Minneapolis-based IncDev's executive director Jim Kumon will begin the proceedings with a talk about small scale development. Then attendees will continue the dialogue with a walk along Hamtramck's main commercial thoroughfare, Joseph Campau. The tour will end its journey at Bumbo's for drinks and pizza. 

This walk and talk is an example of the kinds of events Bank Suey plans to host in the future (the space is active, but still being renovated). Their website states: "We want to explore new ways to fill main street spaces...We want to create a space that supports community ideas and needs, focusing on the value of local economy and building community wealth."

The event is donation-based, and you can reserve tickets here

Disclaimer: The publisher of Model D, Alissa Shelton, is the owner of Bank Suey and an enthusiastic supporter of development in Hamtramck. 

Sick of potholes, Hamtramckans take to the streets with shovels and cold patch

Michigan's roads are in bad -- frankly deplorable -- shape. And thanks to budget cuts, inaction by the state legislature, and voters' unwillingness to approve a tax hike to pay for repairs, our surfaces streets are going to continue to deteriorate for the foreseeable future.
But in Hamtramck, a group of residents fed up with the status quo have decided to take matters – and shovels – into their own hands to improve road conditions in their community.
According to Dustin Block of MLive Detroit, "a group of six residents purchased 900 pounds of cold pack and spent the morning filling potholes along Lumpkin Street" on Saturday, July 25. The group hopes to raise $5,000 via a Go Fund Me campaign to pay for additional materials to fix other Hamtramck streets.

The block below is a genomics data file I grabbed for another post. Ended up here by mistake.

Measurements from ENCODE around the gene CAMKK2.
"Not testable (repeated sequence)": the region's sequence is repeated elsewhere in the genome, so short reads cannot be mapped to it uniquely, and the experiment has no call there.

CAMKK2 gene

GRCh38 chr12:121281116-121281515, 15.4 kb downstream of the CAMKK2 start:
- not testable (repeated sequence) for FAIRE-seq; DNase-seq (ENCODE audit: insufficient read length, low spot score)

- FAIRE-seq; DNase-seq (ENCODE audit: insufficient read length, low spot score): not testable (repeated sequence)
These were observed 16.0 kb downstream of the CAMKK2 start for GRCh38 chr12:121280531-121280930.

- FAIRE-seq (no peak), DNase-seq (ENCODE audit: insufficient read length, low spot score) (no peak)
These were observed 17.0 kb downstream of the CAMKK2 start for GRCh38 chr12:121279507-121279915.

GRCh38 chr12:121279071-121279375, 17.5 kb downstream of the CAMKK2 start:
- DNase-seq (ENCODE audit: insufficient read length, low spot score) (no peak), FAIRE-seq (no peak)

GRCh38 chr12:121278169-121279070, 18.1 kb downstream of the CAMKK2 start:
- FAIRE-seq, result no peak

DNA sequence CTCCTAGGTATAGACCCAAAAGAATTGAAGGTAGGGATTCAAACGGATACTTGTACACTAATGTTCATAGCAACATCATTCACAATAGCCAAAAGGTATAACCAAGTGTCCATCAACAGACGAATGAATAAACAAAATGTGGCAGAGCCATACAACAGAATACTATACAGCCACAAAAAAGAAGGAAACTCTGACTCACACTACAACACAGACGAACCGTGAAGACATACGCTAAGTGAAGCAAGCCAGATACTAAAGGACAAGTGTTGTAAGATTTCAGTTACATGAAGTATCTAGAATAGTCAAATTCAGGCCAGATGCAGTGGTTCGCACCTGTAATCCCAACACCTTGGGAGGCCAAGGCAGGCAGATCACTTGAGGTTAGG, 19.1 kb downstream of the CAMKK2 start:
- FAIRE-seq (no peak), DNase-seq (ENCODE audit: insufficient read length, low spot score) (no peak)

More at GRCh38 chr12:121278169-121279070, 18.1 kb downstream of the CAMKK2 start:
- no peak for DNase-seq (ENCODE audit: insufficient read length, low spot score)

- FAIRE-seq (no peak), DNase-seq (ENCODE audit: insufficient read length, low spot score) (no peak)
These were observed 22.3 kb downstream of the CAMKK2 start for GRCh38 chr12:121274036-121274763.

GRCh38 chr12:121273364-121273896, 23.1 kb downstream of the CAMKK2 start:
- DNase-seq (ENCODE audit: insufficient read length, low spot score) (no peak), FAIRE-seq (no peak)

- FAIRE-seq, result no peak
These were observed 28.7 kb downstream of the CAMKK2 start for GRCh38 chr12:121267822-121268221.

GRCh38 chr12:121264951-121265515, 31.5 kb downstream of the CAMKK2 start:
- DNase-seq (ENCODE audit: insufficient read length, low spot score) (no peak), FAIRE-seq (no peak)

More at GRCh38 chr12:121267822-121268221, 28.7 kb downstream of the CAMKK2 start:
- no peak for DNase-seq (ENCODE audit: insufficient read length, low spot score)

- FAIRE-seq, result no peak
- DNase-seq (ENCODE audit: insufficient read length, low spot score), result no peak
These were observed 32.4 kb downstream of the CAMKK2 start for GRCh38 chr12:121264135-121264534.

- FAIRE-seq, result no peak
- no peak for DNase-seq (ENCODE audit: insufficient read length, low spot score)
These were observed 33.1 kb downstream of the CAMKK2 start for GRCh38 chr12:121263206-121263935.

Read more: MLive Detroit

Porous Borders Festival seeks artists to engage with the Detroit/Hamtramck border

Over the weekend of May 16-17, a unique, inter-jurisdictional performing arts festival will take place along every segment of the border that separates the cities of Detroit and Hamtramck, as well as the sliver of border that separates Highland Park and Hamtramck. The event is called the Porous Borders Festival and is being curated by Detroit dance ensemble The Hinterlands, who are currently accepting proposals for art installations and happenings that will take place along the border during the festival.
According to a press release, The Hinterlands is seeking "creative pieces and projects that a) reflect and engage the diverse experiences of those living along the HAM/DET border, b) address the geographic reality of the HAM/DET border, and c) examine the nature of borders themselves…Each piece should be created for a specific part of the border."
The curators are open-minded when it comes to the type of proposals they will accept, saying, "It does not need to be an installation, but could be a walking tour, a performance, a party, a dinner, an automobile ballet, a story share – we’re excited to hear your ideas!"
Applicants must submit a one-page description of their project that includes:
 – What the project will be